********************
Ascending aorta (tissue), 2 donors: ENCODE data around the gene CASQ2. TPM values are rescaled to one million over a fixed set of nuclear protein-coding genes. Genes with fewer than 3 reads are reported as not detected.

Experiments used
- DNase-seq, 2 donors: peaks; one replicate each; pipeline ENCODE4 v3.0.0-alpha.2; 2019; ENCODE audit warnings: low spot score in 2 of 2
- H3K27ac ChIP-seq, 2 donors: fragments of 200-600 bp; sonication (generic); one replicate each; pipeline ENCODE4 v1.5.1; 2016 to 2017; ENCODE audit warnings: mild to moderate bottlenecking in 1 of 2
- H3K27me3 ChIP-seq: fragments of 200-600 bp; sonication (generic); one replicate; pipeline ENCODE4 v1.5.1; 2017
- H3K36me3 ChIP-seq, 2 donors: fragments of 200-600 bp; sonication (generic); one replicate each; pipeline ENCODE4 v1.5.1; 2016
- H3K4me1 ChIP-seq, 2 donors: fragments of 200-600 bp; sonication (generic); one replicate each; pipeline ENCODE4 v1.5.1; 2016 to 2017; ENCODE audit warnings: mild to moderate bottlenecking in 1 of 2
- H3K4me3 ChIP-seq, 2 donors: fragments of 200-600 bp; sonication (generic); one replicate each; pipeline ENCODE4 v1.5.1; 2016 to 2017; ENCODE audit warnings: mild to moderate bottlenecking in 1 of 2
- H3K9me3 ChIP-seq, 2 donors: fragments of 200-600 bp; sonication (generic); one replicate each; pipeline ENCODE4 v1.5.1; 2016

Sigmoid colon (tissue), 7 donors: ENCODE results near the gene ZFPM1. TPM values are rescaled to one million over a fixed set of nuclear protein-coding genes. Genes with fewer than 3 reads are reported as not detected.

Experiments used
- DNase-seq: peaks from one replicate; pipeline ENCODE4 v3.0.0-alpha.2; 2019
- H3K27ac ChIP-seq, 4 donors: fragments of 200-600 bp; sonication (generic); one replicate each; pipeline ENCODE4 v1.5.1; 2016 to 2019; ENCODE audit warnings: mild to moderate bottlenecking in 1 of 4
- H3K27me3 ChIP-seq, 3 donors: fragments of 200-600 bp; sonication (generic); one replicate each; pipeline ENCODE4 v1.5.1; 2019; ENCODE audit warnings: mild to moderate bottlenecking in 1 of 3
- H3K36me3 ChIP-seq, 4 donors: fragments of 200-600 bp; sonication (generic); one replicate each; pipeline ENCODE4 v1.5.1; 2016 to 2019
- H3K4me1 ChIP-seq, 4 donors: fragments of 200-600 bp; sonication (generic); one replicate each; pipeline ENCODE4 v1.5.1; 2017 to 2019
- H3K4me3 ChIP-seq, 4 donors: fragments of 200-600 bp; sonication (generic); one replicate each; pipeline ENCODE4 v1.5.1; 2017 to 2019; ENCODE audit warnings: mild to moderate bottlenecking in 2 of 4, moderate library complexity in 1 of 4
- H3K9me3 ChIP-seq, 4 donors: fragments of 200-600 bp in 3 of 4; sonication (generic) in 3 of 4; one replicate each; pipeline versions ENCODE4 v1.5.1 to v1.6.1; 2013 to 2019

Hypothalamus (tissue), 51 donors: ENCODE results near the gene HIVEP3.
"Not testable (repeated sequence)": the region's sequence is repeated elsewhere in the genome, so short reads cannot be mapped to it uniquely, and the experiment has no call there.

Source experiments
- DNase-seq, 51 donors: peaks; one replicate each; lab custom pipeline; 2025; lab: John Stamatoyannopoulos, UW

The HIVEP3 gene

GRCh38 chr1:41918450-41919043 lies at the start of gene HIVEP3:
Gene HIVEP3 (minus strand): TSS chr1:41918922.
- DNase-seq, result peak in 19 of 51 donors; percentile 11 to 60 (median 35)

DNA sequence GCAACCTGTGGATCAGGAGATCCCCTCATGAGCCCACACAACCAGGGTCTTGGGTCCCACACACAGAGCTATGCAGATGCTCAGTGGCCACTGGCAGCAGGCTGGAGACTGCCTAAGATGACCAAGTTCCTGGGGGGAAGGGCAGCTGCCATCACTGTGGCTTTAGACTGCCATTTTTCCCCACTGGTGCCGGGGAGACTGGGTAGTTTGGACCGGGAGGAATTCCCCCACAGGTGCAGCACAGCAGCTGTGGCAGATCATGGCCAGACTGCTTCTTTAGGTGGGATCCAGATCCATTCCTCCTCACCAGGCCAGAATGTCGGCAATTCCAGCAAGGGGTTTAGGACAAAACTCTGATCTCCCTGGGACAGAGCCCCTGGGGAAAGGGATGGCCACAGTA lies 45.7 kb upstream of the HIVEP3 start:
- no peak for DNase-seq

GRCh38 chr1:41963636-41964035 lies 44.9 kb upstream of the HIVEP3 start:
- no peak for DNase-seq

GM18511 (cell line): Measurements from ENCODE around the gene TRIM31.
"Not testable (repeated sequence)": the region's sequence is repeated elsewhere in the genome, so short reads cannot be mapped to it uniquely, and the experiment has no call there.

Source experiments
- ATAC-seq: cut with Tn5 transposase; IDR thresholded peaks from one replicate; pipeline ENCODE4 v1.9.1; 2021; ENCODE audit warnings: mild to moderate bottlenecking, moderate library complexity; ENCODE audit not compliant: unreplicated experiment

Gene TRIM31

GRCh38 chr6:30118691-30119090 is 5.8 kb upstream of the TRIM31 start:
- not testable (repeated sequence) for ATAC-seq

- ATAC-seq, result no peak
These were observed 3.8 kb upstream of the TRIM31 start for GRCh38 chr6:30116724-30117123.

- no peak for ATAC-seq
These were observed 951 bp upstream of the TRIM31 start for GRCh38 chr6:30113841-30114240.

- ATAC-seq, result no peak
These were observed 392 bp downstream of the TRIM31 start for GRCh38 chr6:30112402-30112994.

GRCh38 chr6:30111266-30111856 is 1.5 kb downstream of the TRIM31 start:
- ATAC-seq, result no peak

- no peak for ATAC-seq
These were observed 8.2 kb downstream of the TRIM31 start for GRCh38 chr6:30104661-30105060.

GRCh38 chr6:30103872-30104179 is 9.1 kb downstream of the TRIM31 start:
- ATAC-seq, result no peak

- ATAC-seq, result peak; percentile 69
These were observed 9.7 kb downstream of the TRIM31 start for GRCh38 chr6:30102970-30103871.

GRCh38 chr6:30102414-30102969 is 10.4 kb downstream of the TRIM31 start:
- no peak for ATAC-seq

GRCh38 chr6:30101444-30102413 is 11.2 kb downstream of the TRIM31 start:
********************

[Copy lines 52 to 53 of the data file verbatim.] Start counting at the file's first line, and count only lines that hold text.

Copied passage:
GRCh38 chr6:30102414-30102969 is 10.4 kb downstream of the TRIM31 start:
- no peak for ATAC-seq